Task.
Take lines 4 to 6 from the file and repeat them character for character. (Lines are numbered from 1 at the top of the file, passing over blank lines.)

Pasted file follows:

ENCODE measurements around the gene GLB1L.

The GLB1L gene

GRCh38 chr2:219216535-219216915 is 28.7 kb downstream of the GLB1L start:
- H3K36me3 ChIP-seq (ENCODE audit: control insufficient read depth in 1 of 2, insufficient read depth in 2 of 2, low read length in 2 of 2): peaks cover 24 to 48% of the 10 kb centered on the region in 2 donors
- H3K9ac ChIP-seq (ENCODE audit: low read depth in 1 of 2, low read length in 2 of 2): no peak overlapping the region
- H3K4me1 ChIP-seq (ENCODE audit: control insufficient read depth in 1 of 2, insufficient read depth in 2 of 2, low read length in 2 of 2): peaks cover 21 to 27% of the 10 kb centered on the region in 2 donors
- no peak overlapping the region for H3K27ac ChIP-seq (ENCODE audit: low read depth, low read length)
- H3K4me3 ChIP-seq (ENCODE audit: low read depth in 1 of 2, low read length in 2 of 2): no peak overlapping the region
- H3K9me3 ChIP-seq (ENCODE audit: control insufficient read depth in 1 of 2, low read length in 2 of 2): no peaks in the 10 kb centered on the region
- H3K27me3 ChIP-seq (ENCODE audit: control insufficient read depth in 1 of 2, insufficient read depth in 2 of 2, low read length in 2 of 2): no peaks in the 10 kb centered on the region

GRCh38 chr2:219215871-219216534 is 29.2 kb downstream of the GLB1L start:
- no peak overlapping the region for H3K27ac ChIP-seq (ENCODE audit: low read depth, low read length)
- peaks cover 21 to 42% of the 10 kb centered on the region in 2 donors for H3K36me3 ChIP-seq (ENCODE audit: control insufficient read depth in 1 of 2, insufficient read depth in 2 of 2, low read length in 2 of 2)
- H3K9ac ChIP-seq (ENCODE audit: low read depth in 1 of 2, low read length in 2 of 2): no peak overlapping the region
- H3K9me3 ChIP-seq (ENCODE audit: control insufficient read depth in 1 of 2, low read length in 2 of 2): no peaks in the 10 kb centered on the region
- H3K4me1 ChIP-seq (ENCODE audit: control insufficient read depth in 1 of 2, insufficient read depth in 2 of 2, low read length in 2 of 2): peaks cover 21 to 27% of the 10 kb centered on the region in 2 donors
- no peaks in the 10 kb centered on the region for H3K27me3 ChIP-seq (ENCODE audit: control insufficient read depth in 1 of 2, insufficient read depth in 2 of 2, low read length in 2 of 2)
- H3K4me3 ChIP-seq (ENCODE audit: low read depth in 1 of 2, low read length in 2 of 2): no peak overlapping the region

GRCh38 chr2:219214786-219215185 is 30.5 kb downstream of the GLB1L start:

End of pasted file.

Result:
- H3K36me3 ChIP-seq (ENCODE audit: control insufficient read depth in 1 of 2, insufficient read depth in 2 of 2, low read length in 2 of 2): peaks cover 24 to 48% of the 10 kb centered on the region in 2 donors
- H3K9ac ChIP-seq (ENCODE audit: low read depth in 1 of 2, low read length in 2 of 2): no peak overlapping the region
- H3K4me1 ChIP-seq (ENCODE audit: control insufficient read depth in 1 of 2, insufficient read depth in 2 of 2, low read length in 2 of 2): peaks cover 21 to 27% of the 10 kb centered on the region in 2 donors